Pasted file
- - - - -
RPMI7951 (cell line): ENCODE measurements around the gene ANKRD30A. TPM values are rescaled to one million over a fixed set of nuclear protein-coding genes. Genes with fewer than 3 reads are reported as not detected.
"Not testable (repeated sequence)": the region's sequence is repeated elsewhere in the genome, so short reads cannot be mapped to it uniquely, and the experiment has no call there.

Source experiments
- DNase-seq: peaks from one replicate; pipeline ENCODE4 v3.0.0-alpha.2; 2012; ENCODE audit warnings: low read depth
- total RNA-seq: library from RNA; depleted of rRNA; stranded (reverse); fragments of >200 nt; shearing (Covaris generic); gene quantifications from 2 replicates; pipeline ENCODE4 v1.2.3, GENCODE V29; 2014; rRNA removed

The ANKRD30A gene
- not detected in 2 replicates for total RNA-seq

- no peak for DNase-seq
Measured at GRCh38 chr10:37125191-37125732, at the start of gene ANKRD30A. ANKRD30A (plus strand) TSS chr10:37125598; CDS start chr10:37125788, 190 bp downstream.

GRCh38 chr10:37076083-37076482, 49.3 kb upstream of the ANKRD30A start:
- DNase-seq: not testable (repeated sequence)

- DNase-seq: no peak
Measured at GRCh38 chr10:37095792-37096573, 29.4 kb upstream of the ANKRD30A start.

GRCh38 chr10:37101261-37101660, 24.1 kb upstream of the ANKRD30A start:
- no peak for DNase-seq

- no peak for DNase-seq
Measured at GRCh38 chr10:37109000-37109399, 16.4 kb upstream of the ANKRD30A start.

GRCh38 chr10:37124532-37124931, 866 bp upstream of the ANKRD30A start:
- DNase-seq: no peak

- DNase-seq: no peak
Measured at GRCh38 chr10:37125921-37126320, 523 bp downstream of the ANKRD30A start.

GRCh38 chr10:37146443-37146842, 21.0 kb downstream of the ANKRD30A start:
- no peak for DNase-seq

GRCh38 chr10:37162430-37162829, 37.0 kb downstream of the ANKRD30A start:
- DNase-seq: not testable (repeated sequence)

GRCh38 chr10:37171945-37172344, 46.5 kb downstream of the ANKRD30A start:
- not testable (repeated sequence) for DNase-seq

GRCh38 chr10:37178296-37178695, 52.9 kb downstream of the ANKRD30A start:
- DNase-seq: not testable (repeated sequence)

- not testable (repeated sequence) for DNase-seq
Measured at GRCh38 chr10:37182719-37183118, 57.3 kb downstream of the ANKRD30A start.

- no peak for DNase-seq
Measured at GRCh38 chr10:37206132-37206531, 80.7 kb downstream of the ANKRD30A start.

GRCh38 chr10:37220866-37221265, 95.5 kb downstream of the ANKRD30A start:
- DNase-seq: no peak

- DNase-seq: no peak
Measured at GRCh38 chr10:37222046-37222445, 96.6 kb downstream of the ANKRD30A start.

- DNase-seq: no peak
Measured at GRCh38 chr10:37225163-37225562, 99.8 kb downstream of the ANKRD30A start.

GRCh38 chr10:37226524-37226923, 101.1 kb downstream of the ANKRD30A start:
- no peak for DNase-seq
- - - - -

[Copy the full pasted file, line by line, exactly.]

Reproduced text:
RPMI7951 (cell line): ENCODE measurements around the gene ANKRD30A. TPM values are rescaled to one million over a fixed set of nuclear protein-coding genes. Genes with fewer than 3 reads are reported as not detected.
"Not testable (repeated sequence)": the region's sequence is repeated elsewhere in the genome, so short reads cannot be mapped to it uniquely, and the experiment has no call there.

Source experiments
- DNase-seq: peaks from one replicate; pipeline ENCODE4 v3.0.0-alpha.2; 2012; ENCODE audit warnings: low read depth
- total RNA-seq: library from RNA; depleted of rRNA; stranded (reverse); fragments of >200 nt; shearing (Covaris generic); gene quantifications from 2 replicates; pipeline ENCODE4 v1.2.3, GENCODE V29; 2014; rRNA removed

The ANKRD30A gene
- not detected in 2 replicates for total RNA-seq

- no peak for DNase-seq
Measured at GRCh38 chr10:37125191-37125732, at the start of gene ANKRD30A. ANKRD30A (plus strand) TSS chr10:37125598; CDS start chr10:37125788, 190 bp downstream.

GRCh38 chr10:37076083-37076482, 49.3 kb upstream of the ANKRD30A start:
- DNase-seq: not testable (repeated sequence)

- DNase-seq: no peak
Measured at GRCh38 chr10:37095792-37096573, 29.4 kb upstream of the ANKRD30A start.

GRCh38 chr10:37101261-37101660, 24.1 kb upstream of the ANKRD30A start:
- no peak for DNase-seq

- no peak for DNase-seq
Measured at GRCh38 chr10:37109000-37109399, 16.4 kb upstream of the ANKRD30A start.

GRCh38 chr10:37124532-37124931, 866 bp upstream of the ANKRD30A start:
- DNase-seq: no peak

- DNase-seq: no peak
Measured at GRCh38 chr10:37125921-37126320, 523 bp downstream of the ANKRD30A start.

GRCh38 chr10:37146443-37146842, 21.0 kb downstream of the ANKRD30A start:
- no peak for DNase-seq

GRCh38 chr10:37162430-37162829, 37.0 kb downstream of the ANKRD30A start:
- DNase-seq: not testable (repeated sequence)

GRCh38 chr10:37171945-37172344, 46.5 kb downstream of the ANKRD30A start:
- not testable (repeated sequence) for DNase-seq

GRCh38 chr10:37178296-37178695, 52.9 kb downstream of the ANKRD30A start:
- DNase-seq: not testable (repeated sequence)

- not testable (repeated sequence) for DNase-seq
Measured at GRCh38 chr10:37182719-37183118, 57.3 kb downstream of the ANKRD30A start.

- no peak for DNase-seq
Measured at GRCh38 chr10:37206132-37206531, 80.7 kb downstream of the ANKRD30A start.

GRCh38 chr10:37220866-37221265, 95.5 kb downstream of the ANKRD30A start:
- DNase-seq: no peak

- DNase-seq: no peak
Measured at GRCh38 chr10:37222046-37222445, 96.6 kb downstream of the ANKRD30A start.

- DNase-seq: no peak
Measured at GRCh38 chr10:37225163-37225562, 99.8 kb downstream of the ANKRD30A start.

GRCh38 chr10:37226524-37226923, 101.1 kb downstream of the ANKRD30A start:
- no peak for DNase-seq